Bark containers have been used for thousands of years and are found worldwide. From the birch bark canoes and maple syrup buckets of the Native Americans in the North East, to Aboriginal bark cooking pots in Australia, the containers have been as diverse as the people who have made them.

    Bark containers also give you a strong and versatile container to use for survival purposes in the wilderness, especially if your normal gear has been lost or stolen. Here’s how to make one type of bark container.

    [ Read Full Post ]
  • June 14, 2012

    Survival Skills: Build a Perimeter Alarm for Your Camp -3

    by

    Ever wake in the morning while in the wild and wonder if man or beast has wandered into your camp late at night while you slept?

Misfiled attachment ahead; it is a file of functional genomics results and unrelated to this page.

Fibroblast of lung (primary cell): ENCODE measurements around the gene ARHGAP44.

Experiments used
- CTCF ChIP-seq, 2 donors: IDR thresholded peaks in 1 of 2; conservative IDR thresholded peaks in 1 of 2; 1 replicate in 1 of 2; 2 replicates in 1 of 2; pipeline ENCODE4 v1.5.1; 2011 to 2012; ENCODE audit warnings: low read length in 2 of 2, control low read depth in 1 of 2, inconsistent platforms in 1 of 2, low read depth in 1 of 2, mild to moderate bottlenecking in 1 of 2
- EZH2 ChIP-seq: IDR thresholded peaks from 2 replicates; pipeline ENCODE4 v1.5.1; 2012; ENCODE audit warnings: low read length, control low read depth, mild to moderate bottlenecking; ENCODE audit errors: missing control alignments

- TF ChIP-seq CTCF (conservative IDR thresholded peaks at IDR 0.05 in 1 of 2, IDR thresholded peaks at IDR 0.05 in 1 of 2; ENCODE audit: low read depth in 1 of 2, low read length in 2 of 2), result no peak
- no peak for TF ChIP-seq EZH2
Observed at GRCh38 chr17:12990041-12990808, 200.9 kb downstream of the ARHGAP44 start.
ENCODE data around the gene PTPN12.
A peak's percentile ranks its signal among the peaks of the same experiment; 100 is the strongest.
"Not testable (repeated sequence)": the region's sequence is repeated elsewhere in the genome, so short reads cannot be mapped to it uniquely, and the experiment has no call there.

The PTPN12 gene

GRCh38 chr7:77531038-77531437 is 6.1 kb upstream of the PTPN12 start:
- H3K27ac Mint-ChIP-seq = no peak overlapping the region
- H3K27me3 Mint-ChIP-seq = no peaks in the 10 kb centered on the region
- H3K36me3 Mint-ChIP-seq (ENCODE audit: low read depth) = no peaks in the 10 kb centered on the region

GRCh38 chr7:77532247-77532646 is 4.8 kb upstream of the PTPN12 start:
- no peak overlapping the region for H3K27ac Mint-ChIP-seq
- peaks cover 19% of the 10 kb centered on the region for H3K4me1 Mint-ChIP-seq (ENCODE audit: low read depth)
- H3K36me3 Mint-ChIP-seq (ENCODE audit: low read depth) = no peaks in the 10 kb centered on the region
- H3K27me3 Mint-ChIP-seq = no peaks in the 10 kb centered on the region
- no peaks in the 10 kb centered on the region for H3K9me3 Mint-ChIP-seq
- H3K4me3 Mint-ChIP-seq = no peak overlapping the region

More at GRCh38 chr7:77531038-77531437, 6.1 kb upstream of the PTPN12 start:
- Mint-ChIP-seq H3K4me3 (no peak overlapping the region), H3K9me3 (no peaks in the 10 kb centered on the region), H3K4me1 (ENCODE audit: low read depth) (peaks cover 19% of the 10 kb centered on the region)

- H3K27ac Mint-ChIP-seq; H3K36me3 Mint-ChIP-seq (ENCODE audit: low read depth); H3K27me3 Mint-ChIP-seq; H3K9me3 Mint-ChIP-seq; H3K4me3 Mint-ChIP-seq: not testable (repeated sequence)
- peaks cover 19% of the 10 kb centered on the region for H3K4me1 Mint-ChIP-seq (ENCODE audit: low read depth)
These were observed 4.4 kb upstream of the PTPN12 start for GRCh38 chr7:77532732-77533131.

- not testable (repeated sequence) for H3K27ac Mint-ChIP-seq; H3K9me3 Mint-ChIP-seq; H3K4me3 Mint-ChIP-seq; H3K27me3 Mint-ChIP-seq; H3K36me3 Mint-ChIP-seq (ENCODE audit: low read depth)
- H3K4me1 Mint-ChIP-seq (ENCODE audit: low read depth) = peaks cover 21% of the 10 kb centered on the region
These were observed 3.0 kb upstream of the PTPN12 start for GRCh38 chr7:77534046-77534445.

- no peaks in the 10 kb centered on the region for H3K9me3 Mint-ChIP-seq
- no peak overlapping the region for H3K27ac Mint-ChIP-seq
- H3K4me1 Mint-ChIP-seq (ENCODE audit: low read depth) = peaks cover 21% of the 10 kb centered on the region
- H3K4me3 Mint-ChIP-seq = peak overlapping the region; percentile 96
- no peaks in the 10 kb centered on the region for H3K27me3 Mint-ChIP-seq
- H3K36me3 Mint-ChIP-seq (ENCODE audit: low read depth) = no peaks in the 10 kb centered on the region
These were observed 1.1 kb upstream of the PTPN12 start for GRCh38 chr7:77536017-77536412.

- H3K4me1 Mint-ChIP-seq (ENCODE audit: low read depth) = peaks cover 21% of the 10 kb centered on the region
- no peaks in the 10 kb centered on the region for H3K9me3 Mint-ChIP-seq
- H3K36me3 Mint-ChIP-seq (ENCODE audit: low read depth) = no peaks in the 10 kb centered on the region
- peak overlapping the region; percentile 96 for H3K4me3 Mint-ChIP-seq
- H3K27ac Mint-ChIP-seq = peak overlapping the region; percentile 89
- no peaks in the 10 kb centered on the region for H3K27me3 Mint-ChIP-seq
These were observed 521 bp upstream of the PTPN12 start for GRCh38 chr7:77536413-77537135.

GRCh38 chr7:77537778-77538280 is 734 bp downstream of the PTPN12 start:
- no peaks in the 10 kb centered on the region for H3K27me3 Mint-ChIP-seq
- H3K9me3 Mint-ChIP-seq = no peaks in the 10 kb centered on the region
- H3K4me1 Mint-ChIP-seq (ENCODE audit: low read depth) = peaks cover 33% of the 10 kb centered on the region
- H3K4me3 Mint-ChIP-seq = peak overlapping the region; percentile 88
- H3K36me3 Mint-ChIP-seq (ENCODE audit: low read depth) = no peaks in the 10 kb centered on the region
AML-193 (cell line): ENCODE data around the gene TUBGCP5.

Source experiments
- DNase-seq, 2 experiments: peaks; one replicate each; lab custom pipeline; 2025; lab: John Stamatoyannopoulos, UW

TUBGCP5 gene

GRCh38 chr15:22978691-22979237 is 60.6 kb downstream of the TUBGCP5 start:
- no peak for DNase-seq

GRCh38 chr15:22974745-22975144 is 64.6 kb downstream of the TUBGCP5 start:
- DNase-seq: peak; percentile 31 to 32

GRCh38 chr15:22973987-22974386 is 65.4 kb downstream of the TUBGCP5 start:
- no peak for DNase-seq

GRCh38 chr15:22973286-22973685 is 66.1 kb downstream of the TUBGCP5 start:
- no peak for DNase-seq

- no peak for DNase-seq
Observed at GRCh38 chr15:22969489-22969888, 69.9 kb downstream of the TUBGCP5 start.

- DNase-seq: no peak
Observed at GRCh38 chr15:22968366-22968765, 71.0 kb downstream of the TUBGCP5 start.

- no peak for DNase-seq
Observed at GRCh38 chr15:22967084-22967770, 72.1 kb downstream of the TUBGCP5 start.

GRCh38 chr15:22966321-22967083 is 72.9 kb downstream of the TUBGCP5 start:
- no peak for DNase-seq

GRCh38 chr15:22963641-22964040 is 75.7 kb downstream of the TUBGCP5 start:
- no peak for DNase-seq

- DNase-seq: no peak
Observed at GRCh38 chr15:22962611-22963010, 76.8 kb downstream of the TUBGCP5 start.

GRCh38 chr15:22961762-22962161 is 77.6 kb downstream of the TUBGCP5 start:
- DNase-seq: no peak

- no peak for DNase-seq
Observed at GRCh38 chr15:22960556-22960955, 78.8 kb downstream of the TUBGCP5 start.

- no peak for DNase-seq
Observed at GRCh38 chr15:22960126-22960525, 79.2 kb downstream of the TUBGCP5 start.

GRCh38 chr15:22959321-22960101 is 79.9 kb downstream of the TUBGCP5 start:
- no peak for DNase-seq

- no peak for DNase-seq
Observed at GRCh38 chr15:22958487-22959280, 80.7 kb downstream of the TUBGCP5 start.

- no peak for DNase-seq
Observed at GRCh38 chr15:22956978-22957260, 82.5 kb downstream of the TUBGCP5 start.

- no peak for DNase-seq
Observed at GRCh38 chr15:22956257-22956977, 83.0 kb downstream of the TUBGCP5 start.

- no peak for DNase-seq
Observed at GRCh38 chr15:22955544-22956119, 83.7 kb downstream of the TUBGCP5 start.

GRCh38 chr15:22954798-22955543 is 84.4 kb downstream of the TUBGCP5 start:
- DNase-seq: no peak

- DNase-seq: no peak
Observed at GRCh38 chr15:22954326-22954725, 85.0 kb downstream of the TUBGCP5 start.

With a simple alarm system, you may be able to rest a little easier.

    You won’t find the professional version of this contraption at your local sporting goods store, but if you travel the far north, you’ll find places that sell trip wire flares. These flares are used in remote camps to warn of polar bear and grizzly bear incursions.

    [ Read Full Post ]
  • June 11, 2012

    Survival Book Review: Build The Perfect Bug Out Bag-2

    by

    Survival school owner, instructor and author Creek Stewart couldn’t have picked a better time to release his new book, Build The Perfect Bug Out Bag. With all the baggage that the year 2012 has attached to it, lots of people are nervous about the future. Naturally, I couldn’t wait to get this book and give it a thorough read.

    I wanted to see if it met my three criteria for a good survival book. I wanted to find out if it was realistic, if it contained legitimate skills and if it would be helpful to people.